In our changing world the words, ‘In God we trust’ are fading into the mists of time. We’re now living in a brave new world where, in the west, powerful and influential voices believe they can chart a path to a secure future, even though it may mean silencing freedom of speech and freedom of religion.
Such experiences are not new. In the sixth century BC, God’s ancient people found themselves in a world of uncertainty and confusion. In 586BC Nebuchadnezzar had sent his army into Jerusalem; the city was destroyed, and the stones of Solomon’s great temple razed to the ground.
King Nebuchadnezzar’s conquest devastated the Jewish people. Their national pride was in tatters and their religious faith was challenged to the core. For they believed that their God was the one true living God, sovereign over all the gods of the nations. Yet he had allowed this to happen.
An important part of Nebuchadnezzar’s strategy in developing his empire was to take the cream of the Jewish people to Babylon and provide them with a top-rate education and cultural program.
Today, and over the coming Wednesdays, I am touching on key themes we find in the Book of Daniel under the title, ‘A Changing World’.
In Daniel, chapter 1, from verse 5 we read: Then the king commanded his palace master Ashpenaz to bring some of the Israelites of the royal family and of the nobility, young men without physical defect and handsome, versed in every branch of wisdom, endowed with knowledge and insight, and competent to serve in the king’s palace; they were to be taught the literature and language of the Chaldeans. The king assigned them a daily portion of the royal rations of food and wine. They were to be educated for three years, so that at the end of that time they could be stationed in the king’s court. Among them were Daniel, Hananiah, Mishael, and Azariah, from the tribe of Judah.
Nebuchadnezzar expected exceptional men like Daniel and his friends to welcome the intellectual and cultural challenges of the three-year program. However, Daniel drew a line when it came to the food menu.
In verses 5 and 8 we read: But Daniel resolved that he would not defile himself with the royal rations of food and wine.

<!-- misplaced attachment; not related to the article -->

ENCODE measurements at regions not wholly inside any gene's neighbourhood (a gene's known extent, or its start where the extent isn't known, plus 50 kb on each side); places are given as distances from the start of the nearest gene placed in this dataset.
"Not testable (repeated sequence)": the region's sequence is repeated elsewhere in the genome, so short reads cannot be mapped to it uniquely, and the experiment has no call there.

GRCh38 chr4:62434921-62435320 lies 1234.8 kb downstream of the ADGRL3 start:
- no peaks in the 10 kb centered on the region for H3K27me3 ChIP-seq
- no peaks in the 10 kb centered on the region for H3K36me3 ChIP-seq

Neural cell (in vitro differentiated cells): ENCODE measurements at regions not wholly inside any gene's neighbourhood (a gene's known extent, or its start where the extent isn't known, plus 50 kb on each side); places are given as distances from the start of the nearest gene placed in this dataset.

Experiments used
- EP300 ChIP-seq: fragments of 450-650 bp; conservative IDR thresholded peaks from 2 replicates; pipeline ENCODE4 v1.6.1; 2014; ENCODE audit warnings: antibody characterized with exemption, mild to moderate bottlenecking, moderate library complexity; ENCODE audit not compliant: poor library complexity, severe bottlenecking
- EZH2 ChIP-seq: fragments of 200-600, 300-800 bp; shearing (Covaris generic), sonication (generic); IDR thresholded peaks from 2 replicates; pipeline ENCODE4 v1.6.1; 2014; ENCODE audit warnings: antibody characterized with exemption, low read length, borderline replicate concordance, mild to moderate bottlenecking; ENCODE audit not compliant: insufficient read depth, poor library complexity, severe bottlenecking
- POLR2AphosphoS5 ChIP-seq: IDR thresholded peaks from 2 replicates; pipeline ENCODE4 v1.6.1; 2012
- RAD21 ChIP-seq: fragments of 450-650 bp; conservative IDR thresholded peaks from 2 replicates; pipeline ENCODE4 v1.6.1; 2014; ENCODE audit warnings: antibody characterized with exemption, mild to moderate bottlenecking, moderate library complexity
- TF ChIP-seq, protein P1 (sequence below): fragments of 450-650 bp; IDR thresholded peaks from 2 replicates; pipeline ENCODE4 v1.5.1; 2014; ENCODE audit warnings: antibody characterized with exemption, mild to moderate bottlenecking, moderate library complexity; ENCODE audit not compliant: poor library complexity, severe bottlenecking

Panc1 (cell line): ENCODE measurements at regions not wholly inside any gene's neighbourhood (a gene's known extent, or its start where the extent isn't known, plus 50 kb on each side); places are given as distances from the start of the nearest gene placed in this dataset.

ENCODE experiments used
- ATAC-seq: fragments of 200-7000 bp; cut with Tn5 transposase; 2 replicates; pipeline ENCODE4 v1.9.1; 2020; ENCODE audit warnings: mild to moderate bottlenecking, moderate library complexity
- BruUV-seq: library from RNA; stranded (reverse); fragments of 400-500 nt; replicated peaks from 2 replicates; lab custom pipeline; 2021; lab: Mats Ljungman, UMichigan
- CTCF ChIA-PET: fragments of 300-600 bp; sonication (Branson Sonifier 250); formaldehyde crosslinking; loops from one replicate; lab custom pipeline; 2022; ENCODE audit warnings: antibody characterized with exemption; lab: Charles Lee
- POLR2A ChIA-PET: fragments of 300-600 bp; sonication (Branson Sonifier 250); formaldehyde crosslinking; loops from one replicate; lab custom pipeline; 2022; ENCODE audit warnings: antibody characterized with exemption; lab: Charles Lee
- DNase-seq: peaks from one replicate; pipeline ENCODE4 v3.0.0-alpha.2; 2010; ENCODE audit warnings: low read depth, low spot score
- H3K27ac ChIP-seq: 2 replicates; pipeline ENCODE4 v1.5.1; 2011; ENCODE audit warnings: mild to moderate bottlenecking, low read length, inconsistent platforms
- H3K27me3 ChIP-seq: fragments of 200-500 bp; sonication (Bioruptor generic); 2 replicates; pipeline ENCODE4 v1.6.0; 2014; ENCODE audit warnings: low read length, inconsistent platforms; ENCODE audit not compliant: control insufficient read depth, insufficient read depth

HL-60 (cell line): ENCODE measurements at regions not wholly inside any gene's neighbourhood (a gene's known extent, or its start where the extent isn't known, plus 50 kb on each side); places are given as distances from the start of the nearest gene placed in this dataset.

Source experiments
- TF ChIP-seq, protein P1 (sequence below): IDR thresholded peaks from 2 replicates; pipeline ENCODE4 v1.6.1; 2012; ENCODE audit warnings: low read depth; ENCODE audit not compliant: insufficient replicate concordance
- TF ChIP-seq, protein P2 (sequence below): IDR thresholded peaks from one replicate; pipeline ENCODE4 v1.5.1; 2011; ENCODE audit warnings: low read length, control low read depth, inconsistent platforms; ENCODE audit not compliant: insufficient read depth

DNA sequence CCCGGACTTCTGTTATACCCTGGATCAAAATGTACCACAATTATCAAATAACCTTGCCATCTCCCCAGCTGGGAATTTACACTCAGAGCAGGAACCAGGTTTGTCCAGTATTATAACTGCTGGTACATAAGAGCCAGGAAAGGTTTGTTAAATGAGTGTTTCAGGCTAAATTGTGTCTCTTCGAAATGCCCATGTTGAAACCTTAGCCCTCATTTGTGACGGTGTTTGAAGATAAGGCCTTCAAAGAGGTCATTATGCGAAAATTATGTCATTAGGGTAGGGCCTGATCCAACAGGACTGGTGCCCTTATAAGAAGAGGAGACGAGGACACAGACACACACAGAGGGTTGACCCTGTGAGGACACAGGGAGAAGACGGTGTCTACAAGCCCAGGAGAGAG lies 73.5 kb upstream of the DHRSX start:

The words, Daniel resolved, suggest he was wrestling with his conscience about Nebuchadnezzar’s plan. The result was that he made a personal determination to take a stand on a principle. He said, ‘No’ to the feasting.
Daniel may have stood firm on the matter of food because in diplomatic circles eating a meal with someone usually implied an alliance. As a member of a nation that had food laws prescribed by Yahweh, the Lord, that loyalty came first. And there was probably something else: Daniel was surrounded daily by dozens of temptations to turn away from his walk with the Lord, temptations to which he knew well he might succumb.
If he was to remain true to the Lord, he would need great self discipline. He could not afford to let himself be softened up by the king’s hospitality. There may have been nothing morally wrong with enjoying the delights of the Babylonian royal cuisine, but it symbolized a threat to his own spiritual commitment. Significantly, as Nebuchadnezzar’s program progressed, Daniel’s decision was honored by God.
Reflect. If we are going to live as believers in a changing world where God is dismissed, we need to have the wisdom to identify temptations that could threaten our faith and the courage to be different. Let me encourage you to pray for God’s wisdom and grace in identifying where it would benefit you to make a stand, and at the same time challenge others around you.
You may also find it helpful to read Daniel, chapter 1 and Ephesians 4:17-32.
A Prayer. Almighty and eternal God, by whose Spirit your people are governed and sanctified: receive our prayer for the many different members of your people; that every one of us in our life and calling may truly and devoutly serve you; through our Lord and Savior Jesus Christ. Amen.
© John G. Mason